Very trivial baptism problem...but still need advice


#1

Hi Everyone,
I am knew on this board and a newly converted Catholic (still in RCIA). I have a “problem” and would like some casual opinions.

I have a newborn baby boy who is scheduled to be baptized in 2 weeks and I need help deciding on his outfit.

When my niece was baptized (Protestant) two years ago I had my wedding gown made into a baptismal gown for her. My sister is unmarried and I wanted my niece to have something really special. My thought at the time was that I could use it for my children…now I am not too sure. First, the gown is way to big for my 10lb baby boy as my niece was a very big 9 month old at the time of her baptism. Second, it is ivory and all lace roses with crystal accents and three tiny lavender bows on the bodice (very very feminine).

Here are my options:

  1. Dress my boy in the oversized, ivory gown and have him baptized in a garment that has been part of two important ceremonies.

  2. Buy a more masculine baptism gown and alternate between the two gowns depending on the sex of our future children

  3. Have him baptized in a nice white outfit. I found some cute longalls with matching shoes that would look quite nice. My husband likes this option best, but it doesn’t feel very traditional to me.

You see, silly question, but I do not have any Catholic friends yet and need some “coffee talk” advice.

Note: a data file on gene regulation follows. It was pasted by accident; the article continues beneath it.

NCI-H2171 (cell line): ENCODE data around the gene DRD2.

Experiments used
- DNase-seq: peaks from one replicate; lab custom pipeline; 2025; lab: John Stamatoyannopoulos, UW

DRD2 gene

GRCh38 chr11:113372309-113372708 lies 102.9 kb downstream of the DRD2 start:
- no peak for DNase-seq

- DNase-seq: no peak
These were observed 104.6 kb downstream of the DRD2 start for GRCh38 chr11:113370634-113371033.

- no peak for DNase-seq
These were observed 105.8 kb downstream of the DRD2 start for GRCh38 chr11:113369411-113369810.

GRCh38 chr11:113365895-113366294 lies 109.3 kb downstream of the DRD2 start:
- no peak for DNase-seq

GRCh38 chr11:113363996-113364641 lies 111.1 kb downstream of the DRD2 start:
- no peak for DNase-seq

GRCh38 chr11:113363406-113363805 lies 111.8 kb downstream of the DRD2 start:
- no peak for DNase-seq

#2

**Silly question, but do you have any more of your wedding dress fabric to make another outfit more suitable for a boy?

Malia**


#3

I had to laugh at this.

There are some really cute “boy” baptism outfits available. Since my husband would never see any of his boys caught dead in a “dress,” the pantsuit was the option we went with, no debate or discussion whatsoever. :smiley:

If you want that more traditional look for photos, etc., maybe you can also pick up a white satin blanket (not something I’d ever recommend normally!!!) Depending on how it’s wrapped, it’ll still sort of drape off him and look a bit longer and fuller than the pants…

Margaret


#4

Can you retro-fit the wedding gown dress? My daughter was baptized in a gown made in 1873 – all white work. The neckline and bodice had draw strings in them to tighten up the fit for small babies and open it up for bigger ones.